Bidding Aloha To An Old Pal
Wednesday - July 20, 2011
We’ve all received the phone call at an odd hour, especially if we’re over 60: “Hello, Jerry (you sorta recognize the voice but it’s been a while), this is (the wife of an old friend. She uses his endearing nickname for her that she knows I know). I just want to let you know Ron’s here in Scripts hospital ... cancer in several parts of his body ... diagnosed only two weeks ago ... spread so rapidly ... doesn’t look like he’s going to make it out of here. I thought you’d want to know.”
“Oh God, yes!” Ron Smith, my dearest, living, longtime friend was literally on his death bed.
Ron hailed from Red Bluff, a Northern California town up near the Oregon border. We were teammates on the Modesto Junior College swim and water polo teams. Together, we lifeguarded at the municipal pool during the summers. Both spring board divers, we’d spend our breaks on the three-meter board encouraging one another (daring, actually) to try new dives with more front and back somersaults and more twists ready or not and entertaining the little kids with goofy clown dives.
On off weekends we’d hop into Ron’s beat up Model “A” Ford coupe with an open rumble seat, with our girlfriends, water skis and a cooler of beer and head for our favorite irrigation reservoir to trade beers for ski rides behind our friends’ boats.
When I went south to UCLA he went north to a football scholarship at College of Pacific (now Pacific University). We both graduated and pre-empted our respective draft notices by joining the Navy him to San Diego and UDT (underwater demolition, the SEALs of that day), and me to Pensacola for flight training.
During the early years of our Navy careers he made several trips to Hawaii on training exercises and dove for black coral about the same time Maui Divers was making it popular for jewelry.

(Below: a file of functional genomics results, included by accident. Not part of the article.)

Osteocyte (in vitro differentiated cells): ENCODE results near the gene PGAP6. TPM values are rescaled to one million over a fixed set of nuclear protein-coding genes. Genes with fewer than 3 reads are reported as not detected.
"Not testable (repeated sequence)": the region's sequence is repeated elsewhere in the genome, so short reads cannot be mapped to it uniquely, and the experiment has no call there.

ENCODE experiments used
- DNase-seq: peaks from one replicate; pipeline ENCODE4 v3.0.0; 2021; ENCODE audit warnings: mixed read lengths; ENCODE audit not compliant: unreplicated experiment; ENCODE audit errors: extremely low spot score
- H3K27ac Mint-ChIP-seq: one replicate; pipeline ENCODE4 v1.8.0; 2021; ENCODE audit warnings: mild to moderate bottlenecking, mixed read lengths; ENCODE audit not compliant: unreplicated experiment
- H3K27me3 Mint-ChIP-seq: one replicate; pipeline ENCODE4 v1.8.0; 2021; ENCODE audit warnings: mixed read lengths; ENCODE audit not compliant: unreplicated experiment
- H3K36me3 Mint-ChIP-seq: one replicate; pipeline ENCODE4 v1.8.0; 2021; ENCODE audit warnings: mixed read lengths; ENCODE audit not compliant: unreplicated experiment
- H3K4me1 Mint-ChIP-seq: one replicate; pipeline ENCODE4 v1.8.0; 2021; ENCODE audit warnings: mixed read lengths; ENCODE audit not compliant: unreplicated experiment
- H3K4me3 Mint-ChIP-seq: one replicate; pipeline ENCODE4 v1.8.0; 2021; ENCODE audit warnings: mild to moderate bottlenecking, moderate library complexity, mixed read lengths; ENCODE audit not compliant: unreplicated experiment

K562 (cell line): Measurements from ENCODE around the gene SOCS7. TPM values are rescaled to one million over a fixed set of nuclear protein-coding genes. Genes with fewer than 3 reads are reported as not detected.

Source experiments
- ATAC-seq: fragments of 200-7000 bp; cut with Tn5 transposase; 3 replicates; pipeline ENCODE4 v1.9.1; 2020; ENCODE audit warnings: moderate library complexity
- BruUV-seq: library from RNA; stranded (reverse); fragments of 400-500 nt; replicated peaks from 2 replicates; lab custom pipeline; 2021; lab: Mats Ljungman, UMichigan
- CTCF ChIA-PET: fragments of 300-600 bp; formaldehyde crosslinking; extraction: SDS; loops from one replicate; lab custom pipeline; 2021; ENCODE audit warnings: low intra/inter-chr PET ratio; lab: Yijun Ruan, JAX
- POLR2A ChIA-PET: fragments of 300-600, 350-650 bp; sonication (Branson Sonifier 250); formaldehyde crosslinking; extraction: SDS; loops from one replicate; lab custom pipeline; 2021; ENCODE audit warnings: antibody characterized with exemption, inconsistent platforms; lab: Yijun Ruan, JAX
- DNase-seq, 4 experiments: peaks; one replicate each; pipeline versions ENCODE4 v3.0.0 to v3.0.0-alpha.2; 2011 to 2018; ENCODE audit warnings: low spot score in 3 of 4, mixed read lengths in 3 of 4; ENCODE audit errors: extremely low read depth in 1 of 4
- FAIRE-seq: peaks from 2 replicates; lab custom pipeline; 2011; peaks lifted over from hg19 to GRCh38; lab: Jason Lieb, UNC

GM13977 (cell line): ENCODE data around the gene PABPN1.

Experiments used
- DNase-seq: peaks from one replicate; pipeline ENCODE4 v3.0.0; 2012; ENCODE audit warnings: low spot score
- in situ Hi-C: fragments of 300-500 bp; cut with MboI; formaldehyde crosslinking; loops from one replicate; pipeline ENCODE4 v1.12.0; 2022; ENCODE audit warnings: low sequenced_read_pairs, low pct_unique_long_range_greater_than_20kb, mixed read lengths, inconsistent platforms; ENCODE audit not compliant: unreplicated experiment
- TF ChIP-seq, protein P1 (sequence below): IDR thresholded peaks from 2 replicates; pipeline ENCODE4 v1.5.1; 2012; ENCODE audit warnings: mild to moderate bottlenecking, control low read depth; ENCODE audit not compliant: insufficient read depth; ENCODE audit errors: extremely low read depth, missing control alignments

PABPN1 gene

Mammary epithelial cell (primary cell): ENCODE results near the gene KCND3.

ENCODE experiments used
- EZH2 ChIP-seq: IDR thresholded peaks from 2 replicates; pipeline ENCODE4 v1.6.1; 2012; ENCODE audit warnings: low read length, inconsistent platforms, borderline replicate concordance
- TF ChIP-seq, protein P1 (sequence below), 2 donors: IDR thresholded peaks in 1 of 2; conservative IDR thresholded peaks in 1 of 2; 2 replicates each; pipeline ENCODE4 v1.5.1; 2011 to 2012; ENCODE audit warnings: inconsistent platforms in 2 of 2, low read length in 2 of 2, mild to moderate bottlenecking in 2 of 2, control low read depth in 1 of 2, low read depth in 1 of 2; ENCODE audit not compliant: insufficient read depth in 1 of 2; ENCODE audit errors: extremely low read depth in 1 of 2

While ferrying a Navy jet from Florida to Japan and then to an aircraft carrier in the Tonkin Gulf, I had a stopover in San Diego. “Hey, Nosey (his nose was always in a state of peel or covered in white zinc oxide), I’m on my way to Vietnam, but have a one night stopover. Are you available for dinner?” “Gosh, Ears, the wife has me plugged into some charity thing tonight, can I catch you on your way back?” “Sure thing!”
Neither of us dreamed it would be seven years before that could happen. He never forgave me for making him feel so guilty. I have many snapshots of him spending time with my kids during my POW years.
During that time he left the Navy and (with some other ex-UDT buddies) became one of the founders of the Chart House restaurant chain. He personally chose the sailing, surfing, skiing, “go-for-it” attitude of the restaurants, and became the chain’s president.
Ron was involved in the early Ironman triathlons. He trained dozens of triathletes, eventually specializing in biking, during which he survived multiple crashes, but garnered extra pounds of steel plates and screws to repair his broken bones.
In more recent years, from his home in Delmar, Calif., he continued to surf most mornings, and teach history and coach football at the Army-Navy Academy in Carlsbad. An alum from the academy said, “I don’t remember squat about what Ron taught me in history, but I’ll never forget his life lessons through football.”
This week, Ron’s exwives, four children, several grandchildren, friends and former students from various communities UDT, SEALS, surfing, restaurant, triathlon, biking will join at the Army-Navy Academy for a poignant celebration of his life. Few individuals have touched so many individuals with such positive results.
The last time Ron was visiting us here on Oahu he was surfing at White Plains Beach on Barbers Point where my son, Steve, was lifeguarding. While surfing, he lost his Rolex watch. When Steve naturally expressed dismay, Ron said, “Hey, no worries. If it can be replaced with money, it’s no big thing.”
That’s my friend Ron.
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